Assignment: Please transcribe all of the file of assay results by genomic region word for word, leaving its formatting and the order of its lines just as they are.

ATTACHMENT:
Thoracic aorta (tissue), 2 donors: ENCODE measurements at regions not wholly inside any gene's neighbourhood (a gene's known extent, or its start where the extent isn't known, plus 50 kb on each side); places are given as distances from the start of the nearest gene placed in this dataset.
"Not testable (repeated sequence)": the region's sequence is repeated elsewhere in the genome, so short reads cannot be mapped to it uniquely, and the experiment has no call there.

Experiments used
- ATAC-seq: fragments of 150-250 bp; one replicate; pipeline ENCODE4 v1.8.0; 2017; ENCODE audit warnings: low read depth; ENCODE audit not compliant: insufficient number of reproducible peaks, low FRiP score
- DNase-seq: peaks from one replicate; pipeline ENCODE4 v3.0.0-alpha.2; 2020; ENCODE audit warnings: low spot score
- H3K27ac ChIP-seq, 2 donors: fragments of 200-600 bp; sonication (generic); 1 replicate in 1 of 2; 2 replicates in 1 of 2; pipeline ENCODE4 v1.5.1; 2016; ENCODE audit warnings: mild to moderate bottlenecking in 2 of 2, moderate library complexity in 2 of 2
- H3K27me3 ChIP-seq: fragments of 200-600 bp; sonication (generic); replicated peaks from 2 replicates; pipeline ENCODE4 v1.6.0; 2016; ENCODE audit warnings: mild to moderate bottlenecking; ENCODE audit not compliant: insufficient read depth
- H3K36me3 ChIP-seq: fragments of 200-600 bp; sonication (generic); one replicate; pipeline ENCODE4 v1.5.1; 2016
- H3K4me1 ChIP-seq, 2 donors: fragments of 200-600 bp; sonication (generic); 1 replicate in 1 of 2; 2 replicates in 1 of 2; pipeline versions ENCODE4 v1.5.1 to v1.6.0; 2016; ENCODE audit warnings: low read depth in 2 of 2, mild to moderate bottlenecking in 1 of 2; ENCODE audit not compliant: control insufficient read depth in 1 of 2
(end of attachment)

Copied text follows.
Thoracic aorta (tissue), 2 donors: ENCODE measurements at regions not wholly inside any gene's neighbourhood (a gene's known extent, or its start where the extent isn't known, plus 50 kb on each side); places are given as distances from the start of the nearest gene placed in this dataset.
"Not testable (repeated sequence)": the region's sequence is repeated elsewhere in the genome, so short reads cannot be mapped to it uniquely, and the experiment has no call there.

Experiments used
- ATAC-seq: fragments of 150-250 bp; one replicate; pipeline ENCODE4 v1.8.0; 2017; ENCODE audit warnings: low read depth; ENCODE audit not compliant: insufficient number of reproducible peaks, low FRiP score
- DNase-seq: peaks from one replicate; pipeline ENCODE4 v3.0.0-alpha.2; 2020; ENCODE audit warnings: low spot score
- H3K27ac ChIP-seq, 2 donors: fragments of 200-600 bp; sonication (generic); 1 replicate in 1 of 2; 2 replicates in 1 of 2; pipeline ENCODE4 v1.5.1; 2016; ENCODE audit warnings: mild to moderate bottlenecking in 2 of 2, moderate library complexity in 2 of 2
- H3K27me3 ChIP-seq: fragments of 200-600 bp; sonication (generic); replicated peaks from 2 replicates; pipeline ENCODE4 v1.6.0; 2016; ENCODE audit warnings: mild to moderate bottlenecking; ENCODE audit not compliant: insufficient read depth
- H3K36me3 ChIP-seq: fragments of 200-600 bp; sonication (generic); one replicate; pipeline ENCODE4 v1.5.1; 2016
- H3K4me1 ChIP-seq, 2 donors: fragments of 200-600 bp; sonication (generic); 1 replicate in 1 of 2; 2 replicates in 1 of 2; pipeline versions ENCODE4 v1.5.1 to v1.6.0; 2016; ENCODE audit warnings: low read depth in 2 of 2, mild to moderate bottlenecking in 1 of 2; ENCODE audit not compliant: control insufficient read depth in 1 of 2